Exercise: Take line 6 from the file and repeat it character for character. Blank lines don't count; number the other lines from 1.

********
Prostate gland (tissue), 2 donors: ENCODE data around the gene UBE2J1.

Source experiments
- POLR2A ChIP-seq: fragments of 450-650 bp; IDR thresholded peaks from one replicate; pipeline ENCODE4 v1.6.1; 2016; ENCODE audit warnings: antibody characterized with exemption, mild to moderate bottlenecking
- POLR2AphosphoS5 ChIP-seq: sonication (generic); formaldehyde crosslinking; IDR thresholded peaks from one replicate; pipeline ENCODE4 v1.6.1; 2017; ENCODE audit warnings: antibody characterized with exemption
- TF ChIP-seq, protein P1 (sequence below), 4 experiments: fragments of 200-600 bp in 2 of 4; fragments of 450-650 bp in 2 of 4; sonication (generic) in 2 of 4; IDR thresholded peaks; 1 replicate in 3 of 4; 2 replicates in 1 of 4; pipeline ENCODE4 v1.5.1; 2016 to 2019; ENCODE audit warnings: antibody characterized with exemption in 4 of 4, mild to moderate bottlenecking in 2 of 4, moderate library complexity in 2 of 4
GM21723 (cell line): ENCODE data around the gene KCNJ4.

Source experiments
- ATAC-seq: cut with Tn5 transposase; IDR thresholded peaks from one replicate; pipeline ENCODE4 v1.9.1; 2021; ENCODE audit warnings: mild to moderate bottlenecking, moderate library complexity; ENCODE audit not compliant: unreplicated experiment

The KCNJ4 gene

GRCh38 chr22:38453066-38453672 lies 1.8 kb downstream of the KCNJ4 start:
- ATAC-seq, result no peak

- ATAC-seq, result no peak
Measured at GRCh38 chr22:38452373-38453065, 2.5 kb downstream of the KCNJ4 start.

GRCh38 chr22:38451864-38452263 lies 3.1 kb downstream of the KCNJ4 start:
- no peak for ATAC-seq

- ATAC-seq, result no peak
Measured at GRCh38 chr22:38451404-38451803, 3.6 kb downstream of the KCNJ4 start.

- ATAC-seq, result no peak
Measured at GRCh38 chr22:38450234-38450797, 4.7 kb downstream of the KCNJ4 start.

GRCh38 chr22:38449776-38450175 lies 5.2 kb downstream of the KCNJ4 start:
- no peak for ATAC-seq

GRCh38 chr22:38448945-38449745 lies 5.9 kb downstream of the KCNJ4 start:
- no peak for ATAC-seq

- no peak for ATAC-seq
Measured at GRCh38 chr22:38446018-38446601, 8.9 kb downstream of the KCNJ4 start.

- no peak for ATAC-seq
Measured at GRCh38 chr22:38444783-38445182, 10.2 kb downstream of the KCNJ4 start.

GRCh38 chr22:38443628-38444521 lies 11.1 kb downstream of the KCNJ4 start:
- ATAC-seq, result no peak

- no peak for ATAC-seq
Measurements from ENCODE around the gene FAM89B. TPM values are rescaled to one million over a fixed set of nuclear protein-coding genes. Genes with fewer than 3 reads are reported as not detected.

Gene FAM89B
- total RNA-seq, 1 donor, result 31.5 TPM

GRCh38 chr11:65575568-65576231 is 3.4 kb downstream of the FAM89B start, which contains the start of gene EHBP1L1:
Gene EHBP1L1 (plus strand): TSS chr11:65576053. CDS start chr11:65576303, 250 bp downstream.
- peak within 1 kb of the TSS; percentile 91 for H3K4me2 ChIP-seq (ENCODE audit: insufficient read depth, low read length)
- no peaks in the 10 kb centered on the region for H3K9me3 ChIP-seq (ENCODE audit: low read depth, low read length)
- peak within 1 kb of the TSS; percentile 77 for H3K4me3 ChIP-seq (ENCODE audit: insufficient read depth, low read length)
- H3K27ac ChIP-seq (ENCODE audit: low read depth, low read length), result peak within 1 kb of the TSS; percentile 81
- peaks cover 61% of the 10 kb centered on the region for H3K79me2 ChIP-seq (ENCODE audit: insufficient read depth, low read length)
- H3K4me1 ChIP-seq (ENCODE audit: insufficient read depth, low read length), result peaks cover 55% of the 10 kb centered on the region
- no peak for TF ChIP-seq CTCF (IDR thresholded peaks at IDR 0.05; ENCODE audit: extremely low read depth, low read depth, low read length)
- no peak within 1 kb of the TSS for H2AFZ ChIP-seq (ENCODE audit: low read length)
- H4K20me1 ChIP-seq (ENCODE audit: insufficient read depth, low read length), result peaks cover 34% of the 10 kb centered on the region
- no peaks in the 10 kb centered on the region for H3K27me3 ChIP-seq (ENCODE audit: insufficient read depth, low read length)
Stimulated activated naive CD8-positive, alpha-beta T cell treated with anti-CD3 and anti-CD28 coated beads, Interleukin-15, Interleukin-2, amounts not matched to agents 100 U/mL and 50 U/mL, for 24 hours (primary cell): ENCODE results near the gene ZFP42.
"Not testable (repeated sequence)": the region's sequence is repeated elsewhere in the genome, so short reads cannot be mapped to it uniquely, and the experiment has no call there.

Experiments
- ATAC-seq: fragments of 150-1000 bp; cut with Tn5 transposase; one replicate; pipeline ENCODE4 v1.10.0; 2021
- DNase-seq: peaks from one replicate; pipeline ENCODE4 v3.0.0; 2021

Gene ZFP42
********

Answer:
GM21723 (cell line): ENCODE data around the gene KCNJ4.